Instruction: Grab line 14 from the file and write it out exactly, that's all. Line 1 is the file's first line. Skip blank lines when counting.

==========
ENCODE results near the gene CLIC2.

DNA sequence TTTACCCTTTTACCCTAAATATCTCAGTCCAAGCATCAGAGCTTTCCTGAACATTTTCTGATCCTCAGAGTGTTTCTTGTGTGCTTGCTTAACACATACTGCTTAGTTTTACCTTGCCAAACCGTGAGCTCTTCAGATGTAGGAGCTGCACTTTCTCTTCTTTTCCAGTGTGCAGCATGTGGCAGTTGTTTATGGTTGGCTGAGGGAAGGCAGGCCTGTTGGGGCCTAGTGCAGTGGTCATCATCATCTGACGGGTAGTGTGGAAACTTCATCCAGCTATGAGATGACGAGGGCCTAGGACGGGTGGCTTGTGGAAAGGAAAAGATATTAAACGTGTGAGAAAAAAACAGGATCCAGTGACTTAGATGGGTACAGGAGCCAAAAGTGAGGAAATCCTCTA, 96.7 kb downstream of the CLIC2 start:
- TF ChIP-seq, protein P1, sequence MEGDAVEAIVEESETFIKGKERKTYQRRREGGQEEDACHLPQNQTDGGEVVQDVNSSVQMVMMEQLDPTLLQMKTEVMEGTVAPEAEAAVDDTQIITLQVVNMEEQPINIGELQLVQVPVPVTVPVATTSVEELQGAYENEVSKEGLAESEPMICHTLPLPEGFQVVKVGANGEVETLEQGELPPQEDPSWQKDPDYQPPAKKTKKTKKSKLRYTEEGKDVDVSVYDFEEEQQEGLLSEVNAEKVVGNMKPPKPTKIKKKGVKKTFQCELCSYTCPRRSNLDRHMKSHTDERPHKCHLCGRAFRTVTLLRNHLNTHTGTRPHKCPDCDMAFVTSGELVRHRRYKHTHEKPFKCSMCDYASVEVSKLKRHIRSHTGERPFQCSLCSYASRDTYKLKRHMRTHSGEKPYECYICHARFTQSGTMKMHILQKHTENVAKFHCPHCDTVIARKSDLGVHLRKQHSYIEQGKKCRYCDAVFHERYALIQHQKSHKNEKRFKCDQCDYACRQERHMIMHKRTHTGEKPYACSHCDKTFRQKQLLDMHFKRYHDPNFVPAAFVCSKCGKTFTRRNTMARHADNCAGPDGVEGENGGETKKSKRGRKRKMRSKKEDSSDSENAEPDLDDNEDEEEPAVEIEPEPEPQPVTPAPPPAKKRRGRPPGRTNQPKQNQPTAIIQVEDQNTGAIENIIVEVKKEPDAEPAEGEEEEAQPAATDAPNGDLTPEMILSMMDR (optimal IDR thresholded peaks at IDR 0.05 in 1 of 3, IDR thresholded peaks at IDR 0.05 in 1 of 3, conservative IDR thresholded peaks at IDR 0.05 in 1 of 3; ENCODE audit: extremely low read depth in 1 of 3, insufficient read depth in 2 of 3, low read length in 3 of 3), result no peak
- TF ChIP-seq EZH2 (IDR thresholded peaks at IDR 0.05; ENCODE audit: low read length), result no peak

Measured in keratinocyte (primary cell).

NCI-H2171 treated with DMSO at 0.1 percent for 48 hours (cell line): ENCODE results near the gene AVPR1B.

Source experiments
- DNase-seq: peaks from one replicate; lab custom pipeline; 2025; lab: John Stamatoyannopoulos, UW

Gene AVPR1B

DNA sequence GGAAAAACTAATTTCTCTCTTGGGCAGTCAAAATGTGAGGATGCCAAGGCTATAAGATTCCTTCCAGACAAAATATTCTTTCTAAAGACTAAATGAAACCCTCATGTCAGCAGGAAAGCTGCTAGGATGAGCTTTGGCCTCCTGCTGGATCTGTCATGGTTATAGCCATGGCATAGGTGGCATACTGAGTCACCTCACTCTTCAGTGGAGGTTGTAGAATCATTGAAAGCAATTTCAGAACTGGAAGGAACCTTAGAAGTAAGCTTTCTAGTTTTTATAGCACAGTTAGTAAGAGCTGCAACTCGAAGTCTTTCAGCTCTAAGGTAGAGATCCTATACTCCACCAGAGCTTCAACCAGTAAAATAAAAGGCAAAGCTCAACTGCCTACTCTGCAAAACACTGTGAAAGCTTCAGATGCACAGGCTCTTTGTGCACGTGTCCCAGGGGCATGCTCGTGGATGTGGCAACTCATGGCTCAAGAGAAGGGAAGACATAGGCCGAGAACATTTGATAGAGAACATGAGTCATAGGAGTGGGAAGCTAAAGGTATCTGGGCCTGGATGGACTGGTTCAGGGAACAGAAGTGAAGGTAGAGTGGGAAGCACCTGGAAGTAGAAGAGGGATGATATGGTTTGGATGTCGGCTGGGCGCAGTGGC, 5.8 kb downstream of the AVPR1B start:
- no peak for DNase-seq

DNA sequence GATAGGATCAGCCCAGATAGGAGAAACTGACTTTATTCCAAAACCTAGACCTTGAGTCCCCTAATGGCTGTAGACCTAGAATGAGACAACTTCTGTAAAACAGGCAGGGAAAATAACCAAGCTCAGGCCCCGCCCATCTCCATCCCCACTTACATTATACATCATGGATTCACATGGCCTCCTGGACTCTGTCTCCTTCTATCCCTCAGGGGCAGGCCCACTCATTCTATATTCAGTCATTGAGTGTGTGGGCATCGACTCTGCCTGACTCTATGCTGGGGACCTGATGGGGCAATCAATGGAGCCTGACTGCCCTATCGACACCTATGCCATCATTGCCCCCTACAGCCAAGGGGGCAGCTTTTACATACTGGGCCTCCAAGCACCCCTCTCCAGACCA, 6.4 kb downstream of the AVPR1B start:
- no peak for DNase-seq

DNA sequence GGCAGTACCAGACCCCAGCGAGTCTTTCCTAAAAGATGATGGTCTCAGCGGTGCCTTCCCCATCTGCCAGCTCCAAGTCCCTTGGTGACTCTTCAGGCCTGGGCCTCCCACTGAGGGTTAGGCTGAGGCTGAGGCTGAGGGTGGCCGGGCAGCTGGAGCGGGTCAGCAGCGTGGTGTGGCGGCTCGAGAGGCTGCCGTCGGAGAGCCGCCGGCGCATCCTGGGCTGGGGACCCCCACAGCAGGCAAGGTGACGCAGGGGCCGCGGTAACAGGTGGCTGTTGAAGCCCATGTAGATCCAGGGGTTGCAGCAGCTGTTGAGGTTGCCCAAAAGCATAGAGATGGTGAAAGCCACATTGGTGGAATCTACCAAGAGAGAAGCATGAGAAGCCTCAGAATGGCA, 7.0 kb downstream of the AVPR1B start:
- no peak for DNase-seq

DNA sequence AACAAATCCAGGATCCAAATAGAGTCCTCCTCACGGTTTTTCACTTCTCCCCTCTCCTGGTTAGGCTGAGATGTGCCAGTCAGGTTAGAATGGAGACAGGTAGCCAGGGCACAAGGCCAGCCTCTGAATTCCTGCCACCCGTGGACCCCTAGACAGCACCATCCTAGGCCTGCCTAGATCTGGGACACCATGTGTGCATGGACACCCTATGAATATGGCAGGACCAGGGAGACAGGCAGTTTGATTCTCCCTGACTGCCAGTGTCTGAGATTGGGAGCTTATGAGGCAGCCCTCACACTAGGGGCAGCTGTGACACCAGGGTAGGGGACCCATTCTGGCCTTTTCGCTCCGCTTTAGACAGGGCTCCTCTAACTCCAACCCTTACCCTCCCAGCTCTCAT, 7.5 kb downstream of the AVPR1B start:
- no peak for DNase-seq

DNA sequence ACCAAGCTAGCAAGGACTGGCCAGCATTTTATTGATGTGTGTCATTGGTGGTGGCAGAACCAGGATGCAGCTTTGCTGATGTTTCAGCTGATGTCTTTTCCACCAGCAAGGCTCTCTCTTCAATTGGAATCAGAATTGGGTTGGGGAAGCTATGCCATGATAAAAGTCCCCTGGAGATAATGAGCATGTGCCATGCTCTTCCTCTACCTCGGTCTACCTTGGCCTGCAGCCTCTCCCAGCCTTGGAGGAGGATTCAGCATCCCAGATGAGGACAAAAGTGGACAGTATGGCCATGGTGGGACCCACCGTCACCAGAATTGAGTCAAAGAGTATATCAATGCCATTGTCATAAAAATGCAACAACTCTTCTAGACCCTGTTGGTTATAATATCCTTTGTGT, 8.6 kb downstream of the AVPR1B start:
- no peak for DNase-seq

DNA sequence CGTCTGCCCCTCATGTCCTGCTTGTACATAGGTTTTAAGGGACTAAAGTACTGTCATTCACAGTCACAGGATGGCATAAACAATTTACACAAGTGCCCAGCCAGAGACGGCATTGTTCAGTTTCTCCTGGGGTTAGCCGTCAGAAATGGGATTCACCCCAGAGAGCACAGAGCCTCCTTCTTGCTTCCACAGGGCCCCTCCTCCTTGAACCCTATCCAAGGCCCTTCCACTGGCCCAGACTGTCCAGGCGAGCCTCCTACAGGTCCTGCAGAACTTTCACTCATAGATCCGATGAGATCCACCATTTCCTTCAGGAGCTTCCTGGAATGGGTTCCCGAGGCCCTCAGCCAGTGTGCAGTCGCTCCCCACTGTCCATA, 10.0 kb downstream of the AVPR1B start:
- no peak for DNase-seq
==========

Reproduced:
DNA sequence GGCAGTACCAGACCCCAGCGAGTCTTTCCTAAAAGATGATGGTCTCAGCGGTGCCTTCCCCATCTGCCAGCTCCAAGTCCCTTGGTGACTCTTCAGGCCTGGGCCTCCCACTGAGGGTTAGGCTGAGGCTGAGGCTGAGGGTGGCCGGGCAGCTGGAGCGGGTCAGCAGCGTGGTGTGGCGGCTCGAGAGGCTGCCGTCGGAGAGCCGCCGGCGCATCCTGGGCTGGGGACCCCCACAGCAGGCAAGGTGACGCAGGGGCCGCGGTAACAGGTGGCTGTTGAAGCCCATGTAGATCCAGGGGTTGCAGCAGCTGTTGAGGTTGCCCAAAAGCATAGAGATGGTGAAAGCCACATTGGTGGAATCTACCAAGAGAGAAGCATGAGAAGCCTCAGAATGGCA, 7.0 kb downstream of the AVPR1B start: